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What you can and can't do with free mobile Office apps

What you can and can't do with free mobile Office apps

Previously, the free versions of Word, Excel and PowerPoint for iOS and Android could only be used to view files

Microsoft has unlocked a set of authoring and editing features for the free versions of Word, Excel and PowerPoint available for iPhone and iPad, and soon will do the same for Android tablets and Android smartphones. However, a number of capabilities remain available only to users who subscribe to Office 365.

Users will need to decide individually if the free versions, which until now only allowed viewing of files, meet their needs, or if they still fall short. If you're in the latter group, be aware that another free option exists. It's the browser-based Office Online edition of the suite, which runs very well on iPad's Safari in particular and which, at a glance, offers a number of the mobile app "premium" features. However, Office Online is designed to be used when connected to the Internet.

In any case, here is a sampling of the Office mobile apps' free and paid features, based on information provided by Microsoft.

Applicable to all three apps

In terms of text editing, free users can change font sizes, make text bold, underline, italicize and change its color from the basic drop down menu of color tiles. But the ability to apply a custom color and use the Text Styles and Word Art functions are premium features. Files with these elements that are opened with the free Word, Excel or PowerPoint apps will render correctly, however.

Also behind the premium fence are advanced capabilities to edit charts, such as the ability to change data labels and the legend; advanced capabilities to edit tables, such as changing colors of specific cells or rows of columns; and advanced editing of pictures, such as the application of reflections and shadows.

Free users also won't be able to edit files shared with them from OneDrive for Business, Dropbox for Business or SharePoint, which Microsoft describes as "clear enterprise scenarios" that require an Office 365 subscription. Free users will see these files in read-only mode.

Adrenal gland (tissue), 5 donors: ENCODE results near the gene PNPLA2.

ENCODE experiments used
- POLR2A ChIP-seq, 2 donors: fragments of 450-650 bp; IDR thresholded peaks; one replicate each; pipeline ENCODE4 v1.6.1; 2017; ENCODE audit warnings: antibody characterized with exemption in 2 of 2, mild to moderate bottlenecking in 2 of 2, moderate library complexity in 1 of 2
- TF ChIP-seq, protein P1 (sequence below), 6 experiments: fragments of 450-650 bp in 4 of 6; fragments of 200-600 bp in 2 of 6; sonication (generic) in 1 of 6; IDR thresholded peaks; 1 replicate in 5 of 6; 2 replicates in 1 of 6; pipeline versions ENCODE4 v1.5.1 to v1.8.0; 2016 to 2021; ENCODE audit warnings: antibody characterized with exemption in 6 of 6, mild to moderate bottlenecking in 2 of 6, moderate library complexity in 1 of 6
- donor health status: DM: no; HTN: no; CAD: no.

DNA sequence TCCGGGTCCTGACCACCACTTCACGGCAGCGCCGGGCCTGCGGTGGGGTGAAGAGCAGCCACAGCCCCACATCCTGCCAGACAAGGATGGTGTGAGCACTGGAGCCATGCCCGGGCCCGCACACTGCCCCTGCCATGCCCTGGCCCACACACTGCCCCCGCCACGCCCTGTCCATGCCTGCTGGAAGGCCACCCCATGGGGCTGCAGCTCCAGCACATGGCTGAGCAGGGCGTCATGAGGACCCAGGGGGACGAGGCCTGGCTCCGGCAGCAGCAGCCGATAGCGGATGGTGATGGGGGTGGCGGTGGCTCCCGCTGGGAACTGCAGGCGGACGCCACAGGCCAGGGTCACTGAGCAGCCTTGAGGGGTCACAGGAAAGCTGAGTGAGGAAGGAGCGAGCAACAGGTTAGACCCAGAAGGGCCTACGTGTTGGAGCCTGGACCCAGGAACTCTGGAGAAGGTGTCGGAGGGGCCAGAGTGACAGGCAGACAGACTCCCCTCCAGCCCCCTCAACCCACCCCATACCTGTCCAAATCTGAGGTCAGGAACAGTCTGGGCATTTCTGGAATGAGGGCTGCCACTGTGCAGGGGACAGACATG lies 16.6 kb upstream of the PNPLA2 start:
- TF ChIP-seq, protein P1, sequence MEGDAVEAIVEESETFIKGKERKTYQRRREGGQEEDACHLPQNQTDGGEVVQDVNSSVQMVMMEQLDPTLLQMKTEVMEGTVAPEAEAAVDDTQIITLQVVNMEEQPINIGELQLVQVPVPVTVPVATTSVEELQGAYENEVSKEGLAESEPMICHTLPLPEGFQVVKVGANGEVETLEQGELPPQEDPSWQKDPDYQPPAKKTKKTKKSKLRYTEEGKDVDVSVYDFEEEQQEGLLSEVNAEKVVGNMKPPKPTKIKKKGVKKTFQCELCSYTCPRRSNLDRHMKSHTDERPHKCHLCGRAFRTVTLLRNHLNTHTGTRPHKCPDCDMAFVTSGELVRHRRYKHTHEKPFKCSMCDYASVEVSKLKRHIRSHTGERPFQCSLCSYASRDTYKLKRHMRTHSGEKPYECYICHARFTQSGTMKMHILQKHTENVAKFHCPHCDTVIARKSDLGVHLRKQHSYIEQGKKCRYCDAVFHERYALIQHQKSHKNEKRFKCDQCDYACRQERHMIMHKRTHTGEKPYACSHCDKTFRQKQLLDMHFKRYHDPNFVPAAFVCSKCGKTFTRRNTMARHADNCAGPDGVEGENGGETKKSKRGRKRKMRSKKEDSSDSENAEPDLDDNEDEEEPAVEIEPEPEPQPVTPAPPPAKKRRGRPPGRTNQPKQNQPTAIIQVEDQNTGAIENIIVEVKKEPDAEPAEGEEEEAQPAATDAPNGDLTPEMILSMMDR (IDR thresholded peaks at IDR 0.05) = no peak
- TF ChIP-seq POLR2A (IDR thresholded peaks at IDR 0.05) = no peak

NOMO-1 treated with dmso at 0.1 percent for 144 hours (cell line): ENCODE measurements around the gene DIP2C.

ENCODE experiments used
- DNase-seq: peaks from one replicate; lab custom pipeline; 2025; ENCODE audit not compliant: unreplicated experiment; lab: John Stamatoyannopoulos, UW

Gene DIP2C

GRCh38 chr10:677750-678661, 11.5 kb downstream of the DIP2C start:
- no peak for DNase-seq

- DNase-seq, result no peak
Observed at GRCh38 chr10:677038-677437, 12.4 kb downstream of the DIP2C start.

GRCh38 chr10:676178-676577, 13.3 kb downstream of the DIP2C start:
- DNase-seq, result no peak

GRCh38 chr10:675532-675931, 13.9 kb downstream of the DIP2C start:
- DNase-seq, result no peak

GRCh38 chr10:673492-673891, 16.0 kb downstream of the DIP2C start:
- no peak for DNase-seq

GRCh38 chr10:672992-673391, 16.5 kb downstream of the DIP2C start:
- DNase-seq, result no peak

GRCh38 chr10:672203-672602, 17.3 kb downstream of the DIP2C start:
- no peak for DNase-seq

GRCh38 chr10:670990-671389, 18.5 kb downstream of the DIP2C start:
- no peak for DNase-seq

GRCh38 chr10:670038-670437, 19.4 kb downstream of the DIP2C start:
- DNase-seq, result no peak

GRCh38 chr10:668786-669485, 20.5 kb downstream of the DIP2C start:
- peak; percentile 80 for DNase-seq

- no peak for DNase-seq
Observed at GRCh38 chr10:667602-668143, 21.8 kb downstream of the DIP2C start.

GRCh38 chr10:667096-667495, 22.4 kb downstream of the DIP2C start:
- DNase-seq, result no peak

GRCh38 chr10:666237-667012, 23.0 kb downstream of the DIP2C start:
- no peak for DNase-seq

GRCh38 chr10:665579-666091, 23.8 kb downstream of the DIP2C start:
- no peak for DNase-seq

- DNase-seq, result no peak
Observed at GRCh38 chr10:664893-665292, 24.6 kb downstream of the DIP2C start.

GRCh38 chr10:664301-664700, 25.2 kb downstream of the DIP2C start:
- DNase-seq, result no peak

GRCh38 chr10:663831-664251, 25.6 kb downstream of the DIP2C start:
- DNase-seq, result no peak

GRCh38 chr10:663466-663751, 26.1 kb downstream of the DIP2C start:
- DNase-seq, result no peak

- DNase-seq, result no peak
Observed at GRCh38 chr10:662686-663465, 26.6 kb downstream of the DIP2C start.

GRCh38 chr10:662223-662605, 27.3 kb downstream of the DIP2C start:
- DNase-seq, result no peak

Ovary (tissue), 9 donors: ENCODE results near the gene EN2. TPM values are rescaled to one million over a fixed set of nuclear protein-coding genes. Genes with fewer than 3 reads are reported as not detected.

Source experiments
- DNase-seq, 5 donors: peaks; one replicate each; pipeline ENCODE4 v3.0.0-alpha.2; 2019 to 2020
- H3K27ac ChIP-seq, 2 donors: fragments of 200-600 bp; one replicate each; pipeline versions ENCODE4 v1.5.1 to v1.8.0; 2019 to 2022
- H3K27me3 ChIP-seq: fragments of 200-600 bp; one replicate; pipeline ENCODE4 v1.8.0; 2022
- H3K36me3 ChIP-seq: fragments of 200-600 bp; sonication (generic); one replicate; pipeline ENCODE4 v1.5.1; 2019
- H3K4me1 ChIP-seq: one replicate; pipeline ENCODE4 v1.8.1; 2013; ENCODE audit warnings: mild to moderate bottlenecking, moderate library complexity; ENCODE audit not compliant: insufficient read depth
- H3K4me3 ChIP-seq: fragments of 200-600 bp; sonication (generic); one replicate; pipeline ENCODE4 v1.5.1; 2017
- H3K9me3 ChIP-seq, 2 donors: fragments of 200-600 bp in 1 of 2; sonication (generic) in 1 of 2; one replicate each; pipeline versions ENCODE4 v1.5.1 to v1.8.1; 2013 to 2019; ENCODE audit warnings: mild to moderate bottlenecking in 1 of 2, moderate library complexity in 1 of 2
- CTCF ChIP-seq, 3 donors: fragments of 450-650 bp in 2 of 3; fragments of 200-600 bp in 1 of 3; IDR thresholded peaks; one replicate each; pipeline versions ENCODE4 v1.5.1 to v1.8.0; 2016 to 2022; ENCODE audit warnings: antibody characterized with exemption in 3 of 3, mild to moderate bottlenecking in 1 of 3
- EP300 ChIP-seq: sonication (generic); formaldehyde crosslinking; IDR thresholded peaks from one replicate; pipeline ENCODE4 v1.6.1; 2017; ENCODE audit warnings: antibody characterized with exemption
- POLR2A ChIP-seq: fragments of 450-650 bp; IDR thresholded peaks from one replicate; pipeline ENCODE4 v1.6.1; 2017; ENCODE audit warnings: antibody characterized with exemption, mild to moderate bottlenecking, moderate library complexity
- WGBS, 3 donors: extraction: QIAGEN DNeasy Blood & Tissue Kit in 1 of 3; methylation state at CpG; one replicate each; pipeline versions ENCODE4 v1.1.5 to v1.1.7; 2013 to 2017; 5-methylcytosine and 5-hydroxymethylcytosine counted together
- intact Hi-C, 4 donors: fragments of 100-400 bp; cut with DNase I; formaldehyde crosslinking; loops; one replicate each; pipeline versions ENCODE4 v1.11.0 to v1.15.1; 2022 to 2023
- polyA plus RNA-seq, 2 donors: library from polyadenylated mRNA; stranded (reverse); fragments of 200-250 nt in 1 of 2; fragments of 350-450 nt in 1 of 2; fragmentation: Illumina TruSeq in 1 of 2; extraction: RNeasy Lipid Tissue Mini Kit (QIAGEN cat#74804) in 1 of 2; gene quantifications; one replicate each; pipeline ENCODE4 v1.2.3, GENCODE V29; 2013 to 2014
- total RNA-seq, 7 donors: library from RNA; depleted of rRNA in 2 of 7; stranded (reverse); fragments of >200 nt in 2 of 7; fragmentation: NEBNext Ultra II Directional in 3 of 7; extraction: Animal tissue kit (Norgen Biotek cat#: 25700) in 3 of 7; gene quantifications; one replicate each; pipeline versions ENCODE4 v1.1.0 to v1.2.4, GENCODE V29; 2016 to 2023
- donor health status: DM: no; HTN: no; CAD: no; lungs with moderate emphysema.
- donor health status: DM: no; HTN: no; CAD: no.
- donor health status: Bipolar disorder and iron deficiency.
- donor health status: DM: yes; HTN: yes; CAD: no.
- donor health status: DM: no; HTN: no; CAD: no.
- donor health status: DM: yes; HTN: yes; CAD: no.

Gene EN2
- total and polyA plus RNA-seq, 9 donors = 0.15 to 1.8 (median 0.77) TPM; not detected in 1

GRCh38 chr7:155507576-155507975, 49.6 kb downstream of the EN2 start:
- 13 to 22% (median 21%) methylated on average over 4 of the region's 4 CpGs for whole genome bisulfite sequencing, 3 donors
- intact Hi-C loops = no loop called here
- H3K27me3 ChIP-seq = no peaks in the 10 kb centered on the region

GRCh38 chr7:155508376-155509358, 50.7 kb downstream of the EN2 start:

Word

A few page layout options require an Office 365 subscription, including the ability to switch a document's orientation from portrait to landscape, and vice versa. Users of the free Word app are limited by default to portrait mode. If a paying subscriber sends them a document in landscape mode, it will be displayed correctly, but the free user won't be able to change it.

Organizing text into columns is also a premium feature. Free users will be able to edit text in columns in documents sent to them by a subscriber, but they won't be able to alter or eliminate the columns.

Also behind the paywall is the ability to insert section breaks into documents, such as next page, continuous and odd and even pages, although placing page breaks is a free feature.

Free users also can't accept nor reject changes made to a document as part of the track changes function, which also remains off limits to them when creating a document from scratch. In documents created by subscribers using track changes, free users do get access to the other features, such as seeing the changes log, making edits and adding comments.

Excel

The free Excel app users can't customize pivot tables, such as changing their style or layout, but they can interact with these tables by pivoting the data and refreshing the underlying spreadsheet.

PowerPoint

The free PowerPoint app lacks presenter view, which gives presenters a series of tools to assist them when giving their slide presentation in front of their audience.

Juan Carlos Perez covers enterprise communication/collaboration suites, operating systems, browsers and general technology breaking news for The IDG News Service. Follow Juan on Twitter at @JuanCPerezIDG.

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